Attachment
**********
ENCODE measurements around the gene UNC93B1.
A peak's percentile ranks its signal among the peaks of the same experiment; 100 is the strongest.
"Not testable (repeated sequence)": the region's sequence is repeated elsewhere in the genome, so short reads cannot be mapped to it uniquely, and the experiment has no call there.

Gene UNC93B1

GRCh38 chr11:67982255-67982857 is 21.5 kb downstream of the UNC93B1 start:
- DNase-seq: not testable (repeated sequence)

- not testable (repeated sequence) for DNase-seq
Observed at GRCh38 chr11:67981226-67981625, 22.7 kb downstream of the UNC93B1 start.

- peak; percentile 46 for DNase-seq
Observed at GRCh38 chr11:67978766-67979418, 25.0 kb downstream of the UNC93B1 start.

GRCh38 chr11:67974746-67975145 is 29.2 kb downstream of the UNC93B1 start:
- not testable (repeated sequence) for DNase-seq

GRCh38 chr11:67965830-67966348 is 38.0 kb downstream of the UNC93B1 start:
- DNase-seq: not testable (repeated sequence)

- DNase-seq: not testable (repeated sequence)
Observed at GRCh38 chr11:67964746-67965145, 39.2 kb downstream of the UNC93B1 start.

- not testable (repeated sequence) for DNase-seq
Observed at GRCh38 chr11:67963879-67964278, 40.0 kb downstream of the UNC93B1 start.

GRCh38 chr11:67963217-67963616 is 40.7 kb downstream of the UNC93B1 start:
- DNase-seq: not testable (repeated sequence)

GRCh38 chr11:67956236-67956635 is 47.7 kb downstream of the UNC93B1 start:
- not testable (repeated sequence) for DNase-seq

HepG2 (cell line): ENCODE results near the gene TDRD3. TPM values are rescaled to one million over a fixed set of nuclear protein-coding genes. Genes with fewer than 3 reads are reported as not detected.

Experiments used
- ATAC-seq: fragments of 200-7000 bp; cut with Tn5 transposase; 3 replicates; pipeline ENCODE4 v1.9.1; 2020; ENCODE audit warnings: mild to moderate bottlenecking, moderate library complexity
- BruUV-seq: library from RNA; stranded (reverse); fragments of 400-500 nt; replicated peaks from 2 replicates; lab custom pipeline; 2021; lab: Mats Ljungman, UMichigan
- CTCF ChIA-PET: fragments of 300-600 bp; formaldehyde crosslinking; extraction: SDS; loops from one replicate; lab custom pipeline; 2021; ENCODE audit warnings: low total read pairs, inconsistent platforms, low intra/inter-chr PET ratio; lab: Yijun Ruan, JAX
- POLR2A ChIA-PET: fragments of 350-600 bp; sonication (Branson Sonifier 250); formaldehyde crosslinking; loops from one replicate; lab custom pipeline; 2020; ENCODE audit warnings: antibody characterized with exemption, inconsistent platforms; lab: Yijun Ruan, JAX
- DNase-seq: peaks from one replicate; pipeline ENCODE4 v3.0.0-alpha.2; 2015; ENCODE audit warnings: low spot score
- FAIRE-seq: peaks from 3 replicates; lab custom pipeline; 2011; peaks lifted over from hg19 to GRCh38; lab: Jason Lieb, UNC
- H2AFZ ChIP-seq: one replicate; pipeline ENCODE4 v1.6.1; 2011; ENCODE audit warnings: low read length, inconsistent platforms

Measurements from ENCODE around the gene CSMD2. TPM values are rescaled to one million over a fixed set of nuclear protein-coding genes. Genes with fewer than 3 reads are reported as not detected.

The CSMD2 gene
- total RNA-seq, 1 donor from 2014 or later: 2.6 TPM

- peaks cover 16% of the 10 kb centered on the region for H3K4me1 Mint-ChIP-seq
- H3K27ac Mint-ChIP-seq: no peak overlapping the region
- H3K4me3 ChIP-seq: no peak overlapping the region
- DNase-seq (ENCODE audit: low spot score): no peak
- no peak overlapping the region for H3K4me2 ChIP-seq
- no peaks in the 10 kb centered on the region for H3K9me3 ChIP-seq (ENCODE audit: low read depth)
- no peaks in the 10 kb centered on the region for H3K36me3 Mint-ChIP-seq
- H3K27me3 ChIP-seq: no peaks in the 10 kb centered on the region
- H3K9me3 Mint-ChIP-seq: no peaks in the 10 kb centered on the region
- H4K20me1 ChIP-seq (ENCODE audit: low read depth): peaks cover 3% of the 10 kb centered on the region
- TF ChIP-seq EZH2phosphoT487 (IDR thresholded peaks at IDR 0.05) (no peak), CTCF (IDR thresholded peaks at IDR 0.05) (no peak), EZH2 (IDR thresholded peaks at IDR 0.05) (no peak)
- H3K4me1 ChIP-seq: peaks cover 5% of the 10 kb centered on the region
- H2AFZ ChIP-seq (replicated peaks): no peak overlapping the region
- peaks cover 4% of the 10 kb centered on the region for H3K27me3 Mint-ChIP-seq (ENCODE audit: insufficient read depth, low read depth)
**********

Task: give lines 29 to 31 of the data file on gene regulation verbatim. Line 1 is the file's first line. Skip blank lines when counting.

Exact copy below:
- DNase-seq: peaks from one replicate; pipeline ENCODE4 v3.0.0-alpha.2; 2015; ENCODE audit warnings: low spot score
- FAIRE-seq: peaks from 3 replicates; lab custom pipeline; 2011; peaks lifted over from hg19 to GRCh38; lab: Jason Lieb, UNC
- H2AFZ ChIP-seq: one replicate; pipeline ENCODE4 v1.6.1; 2011; ENCODE audit warnings: low read length, inconsistent platforms